The European Union slapped Google with a huge 4.34-billion-euro fine for abusing the dominance of its Android operating system on Wednesday in the biggest antitrust penalty in the bloc’s history.
EU Competition Commissioner Margrethe Vestager said the US tech giant illegally used Android’s near-monopoly to boost usage of its own search engine and browser.
The decision, which follows a three-year investigation, comes as fears of a transatlantic trade war mount due to President Donald Trump’s decision to impose tariffs on European steel and aluminium exports.
“Today the commission has decided to fine Google 4.34 billion euros (USD 5 billion) for breaching EU antitrust rules,” Vestager told a press conference in Brussels.
“Google has engaged in illegal practices to cement its dominant market position in internet search.” Vestager, who has taken on a string of Silicon Valley titans as EU antitrust chief, said Google “must put an effective end to this conduct within 90 days or face penalty payments” of up to five percent of its average daily turnover.
The new sanction nearly doubles the previous record EU anti-trust fine of 2.4 billion euros, which also targeted Google, in that case for the Silicon Valley titan’s shopping comparison service in 2017.
Google immediately said it would appeal the fine “Android has created more choice for everyone, not less,” Google spokesman Al Verney said in a statement.
“A vibrant ecosystem, rapid innovation and lower prices are classic hallmarks of robust competition. We will appeal the Commission’s decision.” Danish former minister Vestager spoke by telephone with Google chief Sundar Pichai last night to tell him about the decision in advance.
Vestager said Google had shut out rivals by forcing major phone makers including South Korea’s Samsung and China’s Huawei to pre-install its search engine and Google Chrome browser, thereby freezing out rivals.
They were also made to set Google Search as the default, as a condition of licensing some Google apps. Google Search and Chrome are as a result pre-installed on the “significant majority” of devices sold in the EU, the European Commission says.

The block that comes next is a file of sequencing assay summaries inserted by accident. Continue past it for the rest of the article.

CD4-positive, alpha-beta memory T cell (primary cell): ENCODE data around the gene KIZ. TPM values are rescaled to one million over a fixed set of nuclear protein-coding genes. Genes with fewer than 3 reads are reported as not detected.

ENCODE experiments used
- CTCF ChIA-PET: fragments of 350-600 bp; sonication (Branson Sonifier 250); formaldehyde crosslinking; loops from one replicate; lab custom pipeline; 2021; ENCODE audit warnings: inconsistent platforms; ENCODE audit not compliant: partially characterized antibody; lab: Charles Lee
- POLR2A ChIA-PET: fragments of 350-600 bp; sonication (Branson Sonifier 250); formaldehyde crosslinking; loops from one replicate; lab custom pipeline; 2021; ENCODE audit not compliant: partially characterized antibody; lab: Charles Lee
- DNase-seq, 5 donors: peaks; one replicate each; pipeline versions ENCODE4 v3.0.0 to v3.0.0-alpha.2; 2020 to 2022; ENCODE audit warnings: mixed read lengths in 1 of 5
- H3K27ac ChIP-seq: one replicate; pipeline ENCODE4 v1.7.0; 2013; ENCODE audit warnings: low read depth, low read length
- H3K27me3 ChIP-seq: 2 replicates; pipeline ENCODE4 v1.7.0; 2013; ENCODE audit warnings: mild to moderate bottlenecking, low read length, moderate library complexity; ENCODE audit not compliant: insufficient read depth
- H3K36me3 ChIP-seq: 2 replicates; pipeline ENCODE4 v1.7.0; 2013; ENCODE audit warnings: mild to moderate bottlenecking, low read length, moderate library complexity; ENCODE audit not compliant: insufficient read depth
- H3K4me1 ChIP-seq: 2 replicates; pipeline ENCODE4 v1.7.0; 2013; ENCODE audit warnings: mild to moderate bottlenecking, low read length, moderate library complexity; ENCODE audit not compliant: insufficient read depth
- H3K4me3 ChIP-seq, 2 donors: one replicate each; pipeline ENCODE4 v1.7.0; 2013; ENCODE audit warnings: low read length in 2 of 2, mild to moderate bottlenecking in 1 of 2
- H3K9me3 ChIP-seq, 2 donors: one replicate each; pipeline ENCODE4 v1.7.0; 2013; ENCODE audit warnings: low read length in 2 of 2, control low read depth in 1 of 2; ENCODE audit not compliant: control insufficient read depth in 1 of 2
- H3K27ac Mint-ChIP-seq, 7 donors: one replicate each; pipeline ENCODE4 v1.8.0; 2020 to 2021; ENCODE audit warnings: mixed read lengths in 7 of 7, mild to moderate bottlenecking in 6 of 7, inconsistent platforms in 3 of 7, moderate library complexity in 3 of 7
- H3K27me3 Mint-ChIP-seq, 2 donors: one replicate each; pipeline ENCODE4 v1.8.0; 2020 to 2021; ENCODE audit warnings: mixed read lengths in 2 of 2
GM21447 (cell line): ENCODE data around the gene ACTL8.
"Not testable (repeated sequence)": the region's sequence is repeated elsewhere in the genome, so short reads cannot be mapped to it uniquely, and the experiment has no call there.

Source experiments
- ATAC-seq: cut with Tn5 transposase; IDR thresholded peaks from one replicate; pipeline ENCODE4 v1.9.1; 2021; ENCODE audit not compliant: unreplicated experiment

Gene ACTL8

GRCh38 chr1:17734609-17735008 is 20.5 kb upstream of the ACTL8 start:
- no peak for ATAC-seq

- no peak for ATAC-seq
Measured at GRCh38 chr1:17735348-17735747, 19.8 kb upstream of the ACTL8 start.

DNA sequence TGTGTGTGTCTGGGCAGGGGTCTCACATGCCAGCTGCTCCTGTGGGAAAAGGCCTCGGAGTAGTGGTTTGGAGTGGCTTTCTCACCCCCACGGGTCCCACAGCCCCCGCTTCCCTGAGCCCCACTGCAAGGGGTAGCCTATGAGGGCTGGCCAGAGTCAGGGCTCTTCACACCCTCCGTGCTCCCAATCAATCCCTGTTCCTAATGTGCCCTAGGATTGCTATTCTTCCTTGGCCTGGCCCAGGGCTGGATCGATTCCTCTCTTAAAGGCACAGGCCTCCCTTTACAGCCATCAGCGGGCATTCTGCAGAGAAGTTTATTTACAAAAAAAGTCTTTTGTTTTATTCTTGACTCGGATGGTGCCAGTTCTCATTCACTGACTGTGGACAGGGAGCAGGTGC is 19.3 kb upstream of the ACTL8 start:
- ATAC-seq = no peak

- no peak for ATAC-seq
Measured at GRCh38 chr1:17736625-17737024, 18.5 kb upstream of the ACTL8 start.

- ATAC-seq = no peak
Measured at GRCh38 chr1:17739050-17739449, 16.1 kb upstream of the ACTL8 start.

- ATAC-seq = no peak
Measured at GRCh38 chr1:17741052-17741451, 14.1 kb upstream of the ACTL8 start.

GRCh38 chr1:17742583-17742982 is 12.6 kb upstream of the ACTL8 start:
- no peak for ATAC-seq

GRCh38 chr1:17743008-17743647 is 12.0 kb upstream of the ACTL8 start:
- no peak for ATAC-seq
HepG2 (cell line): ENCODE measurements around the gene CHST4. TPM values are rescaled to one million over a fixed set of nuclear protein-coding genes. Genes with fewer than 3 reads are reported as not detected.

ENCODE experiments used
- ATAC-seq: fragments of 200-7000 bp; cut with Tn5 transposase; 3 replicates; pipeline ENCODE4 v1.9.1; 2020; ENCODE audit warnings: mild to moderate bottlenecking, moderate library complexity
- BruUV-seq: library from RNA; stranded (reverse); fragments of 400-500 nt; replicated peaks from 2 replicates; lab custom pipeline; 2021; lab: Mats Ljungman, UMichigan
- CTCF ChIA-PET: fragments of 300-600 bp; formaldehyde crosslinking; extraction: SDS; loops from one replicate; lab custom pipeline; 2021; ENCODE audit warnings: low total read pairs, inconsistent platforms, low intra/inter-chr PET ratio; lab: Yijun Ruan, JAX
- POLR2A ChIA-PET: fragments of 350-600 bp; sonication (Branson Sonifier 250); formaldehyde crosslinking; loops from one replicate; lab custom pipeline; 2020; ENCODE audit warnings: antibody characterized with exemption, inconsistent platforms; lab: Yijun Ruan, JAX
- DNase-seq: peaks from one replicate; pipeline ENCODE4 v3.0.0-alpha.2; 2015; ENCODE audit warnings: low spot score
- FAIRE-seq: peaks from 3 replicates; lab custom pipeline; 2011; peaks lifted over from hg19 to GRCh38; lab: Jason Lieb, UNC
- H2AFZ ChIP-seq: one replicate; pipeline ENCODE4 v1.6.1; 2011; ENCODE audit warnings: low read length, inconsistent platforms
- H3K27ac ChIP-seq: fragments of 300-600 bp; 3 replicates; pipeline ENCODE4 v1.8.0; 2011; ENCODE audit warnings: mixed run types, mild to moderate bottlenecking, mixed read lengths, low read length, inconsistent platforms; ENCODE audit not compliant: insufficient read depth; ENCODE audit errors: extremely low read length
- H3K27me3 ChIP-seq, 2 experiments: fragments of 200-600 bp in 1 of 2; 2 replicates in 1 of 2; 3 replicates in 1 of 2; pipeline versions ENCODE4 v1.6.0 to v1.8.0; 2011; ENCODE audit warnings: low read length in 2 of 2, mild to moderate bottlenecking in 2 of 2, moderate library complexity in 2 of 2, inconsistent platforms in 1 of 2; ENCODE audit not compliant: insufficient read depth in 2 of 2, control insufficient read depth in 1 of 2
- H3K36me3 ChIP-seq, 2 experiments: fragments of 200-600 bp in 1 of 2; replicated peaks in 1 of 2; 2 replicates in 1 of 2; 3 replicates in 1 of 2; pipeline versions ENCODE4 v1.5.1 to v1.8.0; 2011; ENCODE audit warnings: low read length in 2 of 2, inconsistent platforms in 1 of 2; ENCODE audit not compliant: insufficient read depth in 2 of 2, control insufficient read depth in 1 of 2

Google also prevented manufacturers from selling smartphones that run on rival operating systems based on the Android open source code, it said.
Google finally gave “financial incentives” to manufacturers and mobile network operators if they pre-installed Google Search on their devices, the commission said.
Google provides Android free to smartphone manufacturers and generates most of its revenue from selling advertisements that appear along with search results.
Under EU rules Google could have been fined up to 10 per cent of parent company Alphabet’s annual revenue, which hit USD 110.9 billion in 2017.
Vestager’s campaign against Silicon Valley giants in her four years as the 28-nation European Union’s competition commissioner has won praise in Europe but angered Washington.
Brussels has repeatedly targeted Google over the past decade amid concerns about the Silicon Valley giant’s dominance of internet search across Europe, where it commands about 90 per cent of the market.
As well as the Android and Google Shopping files, it also has a third investigation under way, into Google’s AdSense advert-placing business.
Vestager’s other major scalps include Amazon and Apple.
The EU ordered Apple in 2016 to pay Ireland 13 billion euros in back taxes that the maker of iPhones and iPads had avoided by a tax deal with Dublin.
It has also taken on Facebook over privacy issues after it admitted that millions of users may have had their data hijacked by British consultancy firm Cambridge Analytica, which was working for Trump’s 2016 election campaign.
But Brussels has had US tech giants in its sights for a decade in a half, since it imposed a huge 497 million euro fine on Microsoft in 2004 for anti-competitive behaviour and ruled it must make changes to its Windows system.
The Google decision comes just one week before European Commission chief Jean-Claude Juncker is due to travel to the United States for crucial talks with Trump on the tariffs dispute and other issues.
Transatlantic tensions are also high over Trump’s berating NATO allies on defence spending at a summit last week, over his summit with Russian leader Vladimir Putin, and over the US president’s pull-out from the Iran nuclear agreement and Paris climate deal.